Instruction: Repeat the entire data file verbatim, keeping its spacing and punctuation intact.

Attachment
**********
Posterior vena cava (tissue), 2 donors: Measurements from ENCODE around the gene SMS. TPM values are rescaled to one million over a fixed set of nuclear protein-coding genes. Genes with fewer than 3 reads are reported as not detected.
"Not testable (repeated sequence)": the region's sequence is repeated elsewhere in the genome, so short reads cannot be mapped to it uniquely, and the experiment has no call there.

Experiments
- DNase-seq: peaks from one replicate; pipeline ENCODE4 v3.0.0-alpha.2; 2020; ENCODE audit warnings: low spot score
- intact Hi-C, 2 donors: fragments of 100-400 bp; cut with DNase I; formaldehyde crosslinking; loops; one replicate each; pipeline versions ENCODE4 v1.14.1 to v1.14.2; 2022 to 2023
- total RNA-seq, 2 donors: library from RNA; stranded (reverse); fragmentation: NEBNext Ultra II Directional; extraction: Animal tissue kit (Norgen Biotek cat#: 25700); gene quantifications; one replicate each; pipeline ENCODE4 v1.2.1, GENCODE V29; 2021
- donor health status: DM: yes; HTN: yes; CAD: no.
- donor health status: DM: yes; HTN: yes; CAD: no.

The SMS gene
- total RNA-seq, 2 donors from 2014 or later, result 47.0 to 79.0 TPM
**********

Posterior vena cava (tissue), 2 donors: Measurements from ENCODE around the gene SMS. TPM values are rescaled to one million over a fixed set of nuclear protein-coding genes. Genes with fewer than 3 reads are reported as not detected.
"Not testable (repeated sequence)": the region's sequence is repeated elsewhere in the genome, so short reads cannot be mapped to it uniquely, and the experiment has no call there.

Experiments
- DNase-seq: peaks from one replicate; pipeline ENCODE4 v3.0.0-alpha.2; 2020; ENCODE audit warnings: low spot score
- intact Hi-C, 2 donors: fragments of 100-400 bp; cut with DNase I; formaldehyde crosslinking; loops; one replicate each; pipeline versions ENCODE4 v1.14.1 to v1.14.2; 2022 to 2023
- total RNA-seq, 2 donors: library from RNA; stranded (reverse); fragmentation: NEBNext Ultra II Directional; extraction: Animal tissue kit (Norgen Biotek cat#: 25700); gene quantifications; one replicate each; pipeline ENCODE4 v1.2.1, GENCODE V29; 2021
- donor health status: DM: yes; HTN: yes; CAD: no.
- donor health status: DM: yes; HTN: yes; CAD: no.

The SMS gene
- total RNA-seq, 2 donors from 2014 or later, result 47.0 to 79.0 TPM